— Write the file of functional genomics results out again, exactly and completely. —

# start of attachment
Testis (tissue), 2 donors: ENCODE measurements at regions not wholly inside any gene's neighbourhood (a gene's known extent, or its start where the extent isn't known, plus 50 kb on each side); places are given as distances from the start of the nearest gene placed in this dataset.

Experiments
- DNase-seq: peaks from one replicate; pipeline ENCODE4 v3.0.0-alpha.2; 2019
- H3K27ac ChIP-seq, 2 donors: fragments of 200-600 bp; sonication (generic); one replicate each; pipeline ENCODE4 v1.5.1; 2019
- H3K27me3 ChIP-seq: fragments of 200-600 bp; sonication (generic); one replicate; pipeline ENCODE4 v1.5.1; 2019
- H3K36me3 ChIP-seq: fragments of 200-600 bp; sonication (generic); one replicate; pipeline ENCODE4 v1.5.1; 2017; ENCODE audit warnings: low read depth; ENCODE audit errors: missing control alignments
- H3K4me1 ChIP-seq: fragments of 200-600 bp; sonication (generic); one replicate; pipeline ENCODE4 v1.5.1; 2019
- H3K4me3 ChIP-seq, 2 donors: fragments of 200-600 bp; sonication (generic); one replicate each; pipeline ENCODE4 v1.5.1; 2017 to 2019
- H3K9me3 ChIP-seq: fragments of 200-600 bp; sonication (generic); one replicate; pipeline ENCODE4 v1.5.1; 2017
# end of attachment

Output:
Testis (tissue), 2 donors: ENCODE measurements at regions not wholly inside any gene's neighbourhood (a gene's known extent, or its start where the extent isn't known, plus 50 kb on each side); places are given as distances from the start of the nearest gene placed in this dataset.

Experiments
- DNase-seq: peaks from one replicate; pipeline ENCODE4 v3.0.0-alpha.2; 2019
- H3K27ac ChIP-seq, 2 donors: fragments of 200-600 bp; sonication (generic); one replicate each; pipeline ENCODE4 v1.5.1; 2019
- H3K27me3 ChIP-seq: fragments of 200-600 bp; sonication (generic); one replicate; pipeline ENCODE4 v1.5.1; 2019
- H3K36me3 ChIP-seq: fragments of 200-600 bp; sonication (generic); one replicate; pipeline ENCODE4 v1.5.1; 2017; ENCODE audit warnings: low read depth; ENCODE audit errors: missing control alignments
- H3K4me1 ChIP-seq: fragments of 200-600 bp; sonication (generic); one replicate; pipeline ENCODE4 v1.5.1; 2019
- H3K4me3 ChIP-seq, 2 donors: fragments of 200-600 bp; sonication (generic); one replicate each; pipeline ENCODE4 v1.5.1; 2017 to 2019
- H3K9me3 ChIP-seq: fragments of 200-600 bp; sonication (generic); one replicate; pipeline ENCODE4 v1.5.1; 2017